Has Multiculturalism Won the Day?
Growing up in a Jewish-Muslim home, I never questioned “multiculturalism” as an ideology. Multiculturalism was merely a statement of fact. On a daily basis, countless numbers of people are meeting, smiling, communicating and doing business with perfect strangers. Whether one wears a headscarf or a yarmulke, a sari or a skirt is immaterial.
Yet if multiculturalism as a practical concept is widely accepted in modern day Britain, why is it still a topic of discussion amongst the academic and political classes?
At a security conference in Munich in 2011, Prime Minister David Cameron pushed for a stronger British national identity, as he argued that “state multiculturalism” had failed.
However last month, the former Tory Chairman Lord Ashcroft conducted a representative survey of British ethnic minority voters. The survey found that 90% of voters believe the UK has become a more multicultural society and that this is a positive development. A broader national survey found that 70% of all Britons see a multicultural UK as a “good thing”. 71% of Tories support multiculturalism, as do 76% of Labour voters and 89% of Lib Dems.
Interestingly, while Education Secretary Michael Gove has recently come under fire over plans to stop teaching about “the diversity of Britain”, a recent study published in the European Sociological Review found that children who are given anti-racism lessons in school are more likely to be intolerant outside the classroom. The report emphasised that “the impact of positive inter-ethnic contact in class disappears when multiculturalism is taught during lessons”.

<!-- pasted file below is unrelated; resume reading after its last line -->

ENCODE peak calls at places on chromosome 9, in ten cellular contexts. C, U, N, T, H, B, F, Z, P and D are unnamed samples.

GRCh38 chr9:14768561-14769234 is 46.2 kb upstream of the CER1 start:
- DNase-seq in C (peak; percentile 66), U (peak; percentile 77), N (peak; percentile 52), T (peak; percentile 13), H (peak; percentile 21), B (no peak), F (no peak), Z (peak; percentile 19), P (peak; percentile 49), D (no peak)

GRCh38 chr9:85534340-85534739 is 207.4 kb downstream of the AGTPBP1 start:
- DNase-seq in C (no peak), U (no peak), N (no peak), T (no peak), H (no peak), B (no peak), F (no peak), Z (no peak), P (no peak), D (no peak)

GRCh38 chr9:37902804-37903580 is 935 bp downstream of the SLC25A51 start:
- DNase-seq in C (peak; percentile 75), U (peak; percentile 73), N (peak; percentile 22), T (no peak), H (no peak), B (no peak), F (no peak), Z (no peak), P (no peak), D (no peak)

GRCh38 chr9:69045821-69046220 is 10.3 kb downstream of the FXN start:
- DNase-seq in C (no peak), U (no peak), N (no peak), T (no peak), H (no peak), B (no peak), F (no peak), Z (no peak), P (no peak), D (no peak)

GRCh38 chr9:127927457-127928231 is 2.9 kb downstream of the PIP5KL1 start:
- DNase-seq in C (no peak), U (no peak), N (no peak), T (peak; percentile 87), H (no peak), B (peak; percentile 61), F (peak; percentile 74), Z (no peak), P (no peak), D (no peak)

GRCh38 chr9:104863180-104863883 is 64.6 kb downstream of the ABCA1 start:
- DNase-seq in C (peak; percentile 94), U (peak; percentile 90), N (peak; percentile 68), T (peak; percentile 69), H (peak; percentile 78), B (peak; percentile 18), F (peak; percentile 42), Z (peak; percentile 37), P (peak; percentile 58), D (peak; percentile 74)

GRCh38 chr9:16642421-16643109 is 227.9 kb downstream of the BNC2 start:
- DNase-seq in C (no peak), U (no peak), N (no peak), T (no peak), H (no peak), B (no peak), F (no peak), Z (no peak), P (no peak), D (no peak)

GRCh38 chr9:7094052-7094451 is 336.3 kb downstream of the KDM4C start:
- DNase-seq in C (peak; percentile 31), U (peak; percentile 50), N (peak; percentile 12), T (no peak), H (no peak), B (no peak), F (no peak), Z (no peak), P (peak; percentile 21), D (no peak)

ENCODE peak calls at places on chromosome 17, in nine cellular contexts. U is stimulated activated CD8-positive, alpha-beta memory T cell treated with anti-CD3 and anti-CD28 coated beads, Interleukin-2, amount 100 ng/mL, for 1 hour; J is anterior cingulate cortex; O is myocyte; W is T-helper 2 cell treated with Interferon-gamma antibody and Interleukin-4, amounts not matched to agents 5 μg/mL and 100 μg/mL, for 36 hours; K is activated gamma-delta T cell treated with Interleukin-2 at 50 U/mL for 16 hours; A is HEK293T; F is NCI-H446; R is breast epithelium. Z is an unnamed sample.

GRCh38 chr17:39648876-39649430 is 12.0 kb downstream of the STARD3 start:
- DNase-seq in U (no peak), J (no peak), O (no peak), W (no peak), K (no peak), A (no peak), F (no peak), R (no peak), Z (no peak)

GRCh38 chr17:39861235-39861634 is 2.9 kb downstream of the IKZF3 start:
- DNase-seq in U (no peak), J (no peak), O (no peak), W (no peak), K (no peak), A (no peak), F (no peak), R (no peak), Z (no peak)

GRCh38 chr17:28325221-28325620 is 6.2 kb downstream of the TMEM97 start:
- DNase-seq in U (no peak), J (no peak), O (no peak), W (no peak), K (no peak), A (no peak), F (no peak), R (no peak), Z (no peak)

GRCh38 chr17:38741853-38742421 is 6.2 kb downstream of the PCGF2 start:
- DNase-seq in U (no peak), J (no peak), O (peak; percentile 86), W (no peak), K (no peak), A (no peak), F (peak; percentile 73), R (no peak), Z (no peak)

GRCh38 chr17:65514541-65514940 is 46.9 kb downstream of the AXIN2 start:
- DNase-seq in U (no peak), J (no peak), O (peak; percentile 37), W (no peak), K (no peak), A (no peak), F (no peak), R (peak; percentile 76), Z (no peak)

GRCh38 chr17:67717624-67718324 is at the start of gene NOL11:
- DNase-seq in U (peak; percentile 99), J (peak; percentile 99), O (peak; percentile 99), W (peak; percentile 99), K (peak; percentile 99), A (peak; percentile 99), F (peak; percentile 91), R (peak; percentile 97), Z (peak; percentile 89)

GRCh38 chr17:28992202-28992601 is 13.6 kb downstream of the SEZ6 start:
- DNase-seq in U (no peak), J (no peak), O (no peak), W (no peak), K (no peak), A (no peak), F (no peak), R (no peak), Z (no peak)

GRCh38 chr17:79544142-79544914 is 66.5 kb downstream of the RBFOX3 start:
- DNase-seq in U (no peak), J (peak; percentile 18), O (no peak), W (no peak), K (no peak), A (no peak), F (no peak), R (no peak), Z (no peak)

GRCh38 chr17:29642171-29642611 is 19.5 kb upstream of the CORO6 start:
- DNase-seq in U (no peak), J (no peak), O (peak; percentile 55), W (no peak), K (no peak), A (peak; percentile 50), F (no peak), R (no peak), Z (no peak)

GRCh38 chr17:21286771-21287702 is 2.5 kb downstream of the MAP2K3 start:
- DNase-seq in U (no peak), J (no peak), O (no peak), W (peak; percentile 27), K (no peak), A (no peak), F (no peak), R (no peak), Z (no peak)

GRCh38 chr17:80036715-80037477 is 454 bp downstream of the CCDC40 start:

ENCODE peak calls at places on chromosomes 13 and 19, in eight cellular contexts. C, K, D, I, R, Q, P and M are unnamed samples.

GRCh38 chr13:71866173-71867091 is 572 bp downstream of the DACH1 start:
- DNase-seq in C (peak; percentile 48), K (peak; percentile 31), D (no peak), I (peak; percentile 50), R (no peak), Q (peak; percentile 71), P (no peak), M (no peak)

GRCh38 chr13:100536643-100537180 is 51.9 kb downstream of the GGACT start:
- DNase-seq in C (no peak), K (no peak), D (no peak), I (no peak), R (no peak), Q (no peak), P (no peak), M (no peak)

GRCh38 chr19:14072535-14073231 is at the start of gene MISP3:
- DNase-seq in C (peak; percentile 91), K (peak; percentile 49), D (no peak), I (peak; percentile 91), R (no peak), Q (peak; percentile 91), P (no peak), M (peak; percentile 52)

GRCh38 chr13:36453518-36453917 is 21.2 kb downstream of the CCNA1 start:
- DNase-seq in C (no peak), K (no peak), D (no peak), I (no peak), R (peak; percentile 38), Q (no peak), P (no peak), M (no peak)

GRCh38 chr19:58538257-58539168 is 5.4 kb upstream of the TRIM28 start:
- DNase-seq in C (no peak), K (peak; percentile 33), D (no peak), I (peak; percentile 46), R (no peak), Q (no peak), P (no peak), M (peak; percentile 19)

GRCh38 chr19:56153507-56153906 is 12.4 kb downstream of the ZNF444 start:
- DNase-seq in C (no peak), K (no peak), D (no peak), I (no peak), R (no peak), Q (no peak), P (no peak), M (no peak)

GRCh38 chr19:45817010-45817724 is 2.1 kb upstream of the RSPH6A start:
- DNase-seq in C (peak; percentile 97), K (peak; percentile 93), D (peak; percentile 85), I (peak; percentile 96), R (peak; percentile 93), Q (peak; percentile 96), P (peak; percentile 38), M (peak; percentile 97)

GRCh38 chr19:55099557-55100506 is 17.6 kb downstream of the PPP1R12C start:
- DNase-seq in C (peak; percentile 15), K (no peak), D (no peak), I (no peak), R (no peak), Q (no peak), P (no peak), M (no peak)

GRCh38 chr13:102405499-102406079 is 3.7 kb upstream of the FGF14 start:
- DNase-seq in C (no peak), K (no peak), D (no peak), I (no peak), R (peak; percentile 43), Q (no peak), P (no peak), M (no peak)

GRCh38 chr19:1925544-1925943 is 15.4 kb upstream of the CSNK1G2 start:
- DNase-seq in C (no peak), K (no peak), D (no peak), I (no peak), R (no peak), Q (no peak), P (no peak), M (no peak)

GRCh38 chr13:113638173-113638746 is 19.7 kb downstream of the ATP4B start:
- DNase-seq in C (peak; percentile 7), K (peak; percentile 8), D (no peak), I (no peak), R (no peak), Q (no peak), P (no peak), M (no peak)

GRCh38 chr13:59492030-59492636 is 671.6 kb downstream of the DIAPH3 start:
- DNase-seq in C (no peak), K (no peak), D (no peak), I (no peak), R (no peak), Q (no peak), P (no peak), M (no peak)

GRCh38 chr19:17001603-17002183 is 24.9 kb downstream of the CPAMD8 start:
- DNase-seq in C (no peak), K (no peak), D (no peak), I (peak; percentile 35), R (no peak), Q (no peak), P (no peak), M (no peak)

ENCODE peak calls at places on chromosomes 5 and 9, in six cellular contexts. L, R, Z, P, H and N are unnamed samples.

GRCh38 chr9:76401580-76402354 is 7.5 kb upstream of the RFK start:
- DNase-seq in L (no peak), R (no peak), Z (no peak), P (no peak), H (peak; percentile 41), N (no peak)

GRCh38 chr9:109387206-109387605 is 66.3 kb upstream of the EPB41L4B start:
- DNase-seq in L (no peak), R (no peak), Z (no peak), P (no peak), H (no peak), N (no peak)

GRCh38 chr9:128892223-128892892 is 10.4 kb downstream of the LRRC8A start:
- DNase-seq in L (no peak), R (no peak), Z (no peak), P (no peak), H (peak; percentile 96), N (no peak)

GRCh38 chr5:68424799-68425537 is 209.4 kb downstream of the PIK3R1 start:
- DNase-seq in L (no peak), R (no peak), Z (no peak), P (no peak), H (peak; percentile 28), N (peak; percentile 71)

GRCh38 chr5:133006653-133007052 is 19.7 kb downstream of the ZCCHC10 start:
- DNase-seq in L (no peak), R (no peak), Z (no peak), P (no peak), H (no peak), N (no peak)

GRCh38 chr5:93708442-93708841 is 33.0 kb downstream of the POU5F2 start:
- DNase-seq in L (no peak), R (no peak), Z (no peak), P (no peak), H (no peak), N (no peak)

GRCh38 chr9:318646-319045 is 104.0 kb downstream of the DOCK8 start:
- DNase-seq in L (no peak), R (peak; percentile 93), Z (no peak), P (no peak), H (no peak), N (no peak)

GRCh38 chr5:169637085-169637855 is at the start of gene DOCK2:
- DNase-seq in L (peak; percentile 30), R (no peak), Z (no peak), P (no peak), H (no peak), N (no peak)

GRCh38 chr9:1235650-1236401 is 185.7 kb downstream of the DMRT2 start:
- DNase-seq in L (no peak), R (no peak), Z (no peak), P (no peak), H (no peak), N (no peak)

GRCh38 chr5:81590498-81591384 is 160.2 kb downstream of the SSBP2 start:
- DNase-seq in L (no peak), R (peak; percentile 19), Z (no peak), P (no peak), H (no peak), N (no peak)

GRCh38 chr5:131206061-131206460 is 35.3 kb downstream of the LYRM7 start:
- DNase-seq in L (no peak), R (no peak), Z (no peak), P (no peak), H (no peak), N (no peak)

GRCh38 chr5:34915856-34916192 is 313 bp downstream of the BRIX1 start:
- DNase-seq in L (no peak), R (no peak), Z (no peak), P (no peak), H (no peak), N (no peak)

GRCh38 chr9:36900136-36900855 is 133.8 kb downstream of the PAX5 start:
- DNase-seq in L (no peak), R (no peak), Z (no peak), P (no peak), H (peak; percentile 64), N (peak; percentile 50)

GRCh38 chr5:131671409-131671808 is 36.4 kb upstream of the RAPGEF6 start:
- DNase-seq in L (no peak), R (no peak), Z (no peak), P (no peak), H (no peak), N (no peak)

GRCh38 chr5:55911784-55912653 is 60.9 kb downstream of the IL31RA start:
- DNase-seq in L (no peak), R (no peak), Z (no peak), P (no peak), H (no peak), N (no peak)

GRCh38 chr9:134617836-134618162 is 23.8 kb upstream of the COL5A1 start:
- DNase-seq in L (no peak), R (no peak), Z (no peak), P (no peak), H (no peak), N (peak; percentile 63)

The question therefore, is whether the war to defend multiculturalism has already been won. Is it time to move on? Is the teaching of multiculturalism in a multicultural, multiethnic and multiracial society doing more harm than good?
Although events 60 years ago undoubtedly marked a new era of multiculturalism, it is important to remember that as an island that was repeatedly invaded, and consequently speaks a language made up of German, Latin, Saxon, Celtic and French (to name a few), Britain has always been multicultural.
Luckily, in the 21st century identity is not finite and loyalties do not have to compete. So whether we are in the majority that favours a multicultural Britain, or like UKIP, are for a stronger national identity, we should celebrate the very fact that these debates are taking place. Suffice it to say, multiculturalism is not dead but is a living, organic entity affecting us all.